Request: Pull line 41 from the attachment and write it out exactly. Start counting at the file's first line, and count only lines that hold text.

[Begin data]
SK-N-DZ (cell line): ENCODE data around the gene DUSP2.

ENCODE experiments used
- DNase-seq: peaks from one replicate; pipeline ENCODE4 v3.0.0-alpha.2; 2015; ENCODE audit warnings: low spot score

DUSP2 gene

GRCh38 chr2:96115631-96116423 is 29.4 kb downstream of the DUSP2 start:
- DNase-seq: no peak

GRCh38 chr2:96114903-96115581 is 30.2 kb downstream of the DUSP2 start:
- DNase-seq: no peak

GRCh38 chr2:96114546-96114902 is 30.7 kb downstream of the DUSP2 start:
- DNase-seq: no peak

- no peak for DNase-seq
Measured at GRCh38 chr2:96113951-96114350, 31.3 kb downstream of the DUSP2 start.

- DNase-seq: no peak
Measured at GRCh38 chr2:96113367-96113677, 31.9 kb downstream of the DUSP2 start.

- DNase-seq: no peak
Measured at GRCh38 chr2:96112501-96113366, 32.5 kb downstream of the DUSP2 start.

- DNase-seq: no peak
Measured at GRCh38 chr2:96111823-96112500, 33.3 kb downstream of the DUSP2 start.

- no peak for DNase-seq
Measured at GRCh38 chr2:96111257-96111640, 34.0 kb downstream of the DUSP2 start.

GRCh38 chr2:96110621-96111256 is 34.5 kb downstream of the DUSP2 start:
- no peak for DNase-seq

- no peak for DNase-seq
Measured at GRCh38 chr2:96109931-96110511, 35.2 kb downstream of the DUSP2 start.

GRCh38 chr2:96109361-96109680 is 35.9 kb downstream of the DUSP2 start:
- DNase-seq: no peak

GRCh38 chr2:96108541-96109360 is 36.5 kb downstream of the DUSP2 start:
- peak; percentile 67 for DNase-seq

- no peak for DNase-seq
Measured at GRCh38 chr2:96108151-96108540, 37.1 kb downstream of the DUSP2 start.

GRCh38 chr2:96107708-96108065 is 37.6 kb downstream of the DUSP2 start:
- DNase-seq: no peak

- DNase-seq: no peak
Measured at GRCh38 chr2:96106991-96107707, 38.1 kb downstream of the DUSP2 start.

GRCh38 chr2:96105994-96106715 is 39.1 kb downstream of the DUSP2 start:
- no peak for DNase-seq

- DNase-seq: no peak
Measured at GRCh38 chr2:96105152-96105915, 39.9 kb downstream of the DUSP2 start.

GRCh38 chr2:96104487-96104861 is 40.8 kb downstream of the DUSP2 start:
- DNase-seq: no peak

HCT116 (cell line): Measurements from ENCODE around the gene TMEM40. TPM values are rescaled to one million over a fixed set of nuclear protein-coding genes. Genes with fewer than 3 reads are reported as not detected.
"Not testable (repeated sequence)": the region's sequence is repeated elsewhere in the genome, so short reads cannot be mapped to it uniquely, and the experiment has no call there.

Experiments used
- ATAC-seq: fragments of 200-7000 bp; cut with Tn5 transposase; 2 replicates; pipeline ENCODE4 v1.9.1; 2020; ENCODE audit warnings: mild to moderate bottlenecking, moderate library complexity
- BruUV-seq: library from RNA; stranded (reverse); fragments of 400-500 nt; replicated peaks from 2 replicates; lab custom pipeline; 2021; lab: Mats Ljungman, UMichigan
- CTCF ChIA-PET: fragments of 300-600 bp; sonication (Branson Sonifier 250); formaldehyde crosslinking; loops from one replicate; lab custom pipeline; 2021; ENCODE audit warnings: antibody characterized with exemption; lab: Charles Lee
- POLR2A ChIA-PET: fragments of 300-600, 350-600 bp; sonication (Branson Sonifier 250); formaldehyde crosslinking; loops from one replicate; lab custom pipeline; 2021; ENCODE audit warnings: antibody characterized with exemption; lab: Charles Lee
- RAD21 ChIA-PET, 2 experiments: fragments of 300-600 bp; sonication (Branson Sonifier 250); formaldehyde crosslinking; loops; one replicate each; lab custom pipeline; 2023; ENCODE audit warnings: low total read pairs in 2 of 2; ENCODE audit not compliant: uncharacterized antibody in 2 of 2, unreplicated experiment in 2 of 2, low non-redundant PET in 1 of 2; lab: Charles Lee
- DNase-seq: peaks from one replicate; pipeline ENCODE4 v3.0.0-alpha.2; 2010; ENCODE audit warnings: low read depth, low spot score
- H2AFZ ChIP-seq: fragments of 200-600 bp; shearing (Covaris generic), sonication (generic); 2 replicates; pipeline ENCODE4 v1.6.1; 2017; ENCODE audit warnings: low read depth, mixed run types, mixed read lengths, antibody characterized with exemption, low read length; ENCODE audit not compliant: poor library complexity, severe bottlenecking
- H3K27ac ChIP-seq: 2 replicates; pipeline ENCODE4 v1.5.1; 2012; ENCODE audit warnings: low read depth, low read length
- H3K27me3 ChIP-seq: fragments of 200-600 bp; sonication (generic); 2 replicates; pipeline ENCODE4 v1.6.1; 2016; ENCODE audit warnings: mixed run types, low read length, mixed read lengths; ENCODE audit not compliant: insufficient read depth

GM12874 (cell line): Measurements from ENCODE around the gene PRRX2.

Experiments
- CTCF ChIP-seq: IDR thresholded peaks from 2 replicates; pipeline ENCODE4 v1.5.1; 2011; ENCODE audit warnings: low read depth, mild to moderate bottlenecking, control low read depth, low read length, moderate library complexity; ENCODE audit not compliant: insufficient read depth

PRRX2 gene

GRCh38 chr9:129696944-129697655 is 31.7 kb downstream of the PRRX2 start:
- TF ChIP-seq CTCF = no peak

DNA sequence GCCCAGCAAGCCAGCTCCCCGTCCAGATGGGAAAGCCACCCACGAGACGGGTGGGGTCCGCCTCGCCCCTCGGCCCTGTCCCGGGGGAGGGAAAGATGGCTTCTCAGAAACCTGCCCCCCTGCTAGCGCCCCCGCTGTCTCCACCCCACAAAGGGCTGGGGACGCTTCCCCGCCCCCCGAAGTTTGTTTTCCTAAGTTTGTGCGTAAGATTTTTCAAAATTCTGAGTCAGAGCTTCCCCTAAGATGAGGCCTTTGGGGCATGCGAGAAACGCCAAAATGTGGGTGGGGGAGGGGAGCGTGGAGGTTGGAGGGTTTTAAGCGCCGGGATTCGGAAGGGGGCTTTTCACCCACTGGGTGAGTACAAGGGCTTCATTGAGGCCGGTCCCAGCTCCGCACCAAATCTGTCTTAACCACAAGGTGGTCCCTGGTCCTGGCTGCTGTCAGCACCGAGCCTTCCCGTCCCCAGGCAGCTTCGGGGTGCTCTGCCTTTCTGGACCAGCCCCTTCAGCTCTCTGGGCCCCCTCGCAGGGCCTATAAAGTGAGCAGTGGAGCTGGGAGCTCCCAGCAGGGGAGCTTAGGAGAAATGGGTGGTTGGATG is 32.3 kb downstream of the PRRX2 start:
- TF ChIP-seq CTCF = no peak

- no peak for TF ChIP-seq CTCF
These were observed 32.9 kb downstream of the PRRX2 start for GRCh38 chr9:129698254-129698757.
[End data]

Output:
HCT116 (cell line): Measurements from ENCODE around the gene TMEM40. TPM values are rescaled to one million over a fixed set of nuclear protein-coding genes. Genes with fewer than 3 reads are reported as not detected.